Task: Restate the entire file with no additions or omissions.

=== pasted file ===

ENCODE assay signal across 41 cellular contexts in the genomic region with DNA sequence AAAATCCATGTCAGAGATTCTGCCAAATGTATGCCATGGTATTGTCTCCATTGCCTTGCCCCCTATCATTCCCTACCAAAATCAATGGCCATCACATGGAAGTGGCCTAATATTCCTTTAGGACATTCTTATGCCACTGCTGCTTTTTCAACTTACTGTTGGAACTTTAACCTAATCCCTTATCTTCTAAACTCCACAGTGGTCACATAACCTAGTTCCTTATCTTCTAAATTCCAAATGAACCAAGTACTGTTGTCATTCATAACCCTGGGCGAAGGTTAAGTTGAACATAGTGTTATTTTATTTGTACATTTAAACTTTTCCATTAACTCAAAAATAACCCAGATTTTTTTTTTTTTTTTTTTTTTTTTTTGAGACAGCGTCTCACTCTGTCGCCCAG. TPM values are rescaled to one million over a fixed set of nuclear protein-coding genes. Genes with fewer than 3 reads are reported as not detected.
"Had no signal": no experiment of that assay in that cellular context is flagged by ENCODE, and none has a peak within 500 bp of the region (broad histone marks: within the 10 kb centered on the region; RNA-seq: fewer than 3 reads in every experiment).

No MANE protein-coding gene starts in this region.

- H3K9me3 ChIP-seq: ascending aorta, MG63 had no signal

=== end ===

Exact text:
ENCODE assay signal across 41 cellular contexts in the genomic region with DNA sequence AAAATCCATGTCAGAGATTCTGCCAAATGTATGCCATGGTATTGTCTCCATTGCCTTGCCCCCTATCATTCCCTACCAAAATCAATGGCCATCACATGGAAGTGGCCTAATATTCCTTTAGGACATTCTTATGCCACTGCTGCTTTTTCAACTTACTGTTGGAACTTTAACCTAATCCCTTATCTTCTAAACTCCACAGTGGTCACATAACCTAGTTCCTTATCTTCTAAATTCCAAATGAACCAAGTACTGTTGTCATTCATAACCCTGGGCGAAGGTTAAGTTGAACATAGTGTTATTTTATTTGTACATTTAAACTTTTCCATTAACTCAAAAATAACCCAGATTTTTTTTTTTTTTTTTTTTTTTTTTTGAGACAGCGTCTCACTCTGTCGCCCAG. TPM values are rescaled to one million over a fixed set of nuclear protein-coding genes. Genes with fewer than 3 reads are reported as not detected.
"Had no signal": no experiment of that assay in that cellular context is flagged by ENCODE, and none has a peak within 500 bp of the region (broad histone marks: within the 10 kb centered on the region; RNA-seq: fewer than 3 reads in every experiment).

No MANE protein-coding gene starts in this region.

- H3K9me3 ChIP-seq: ascending aorta, MG63 had no signal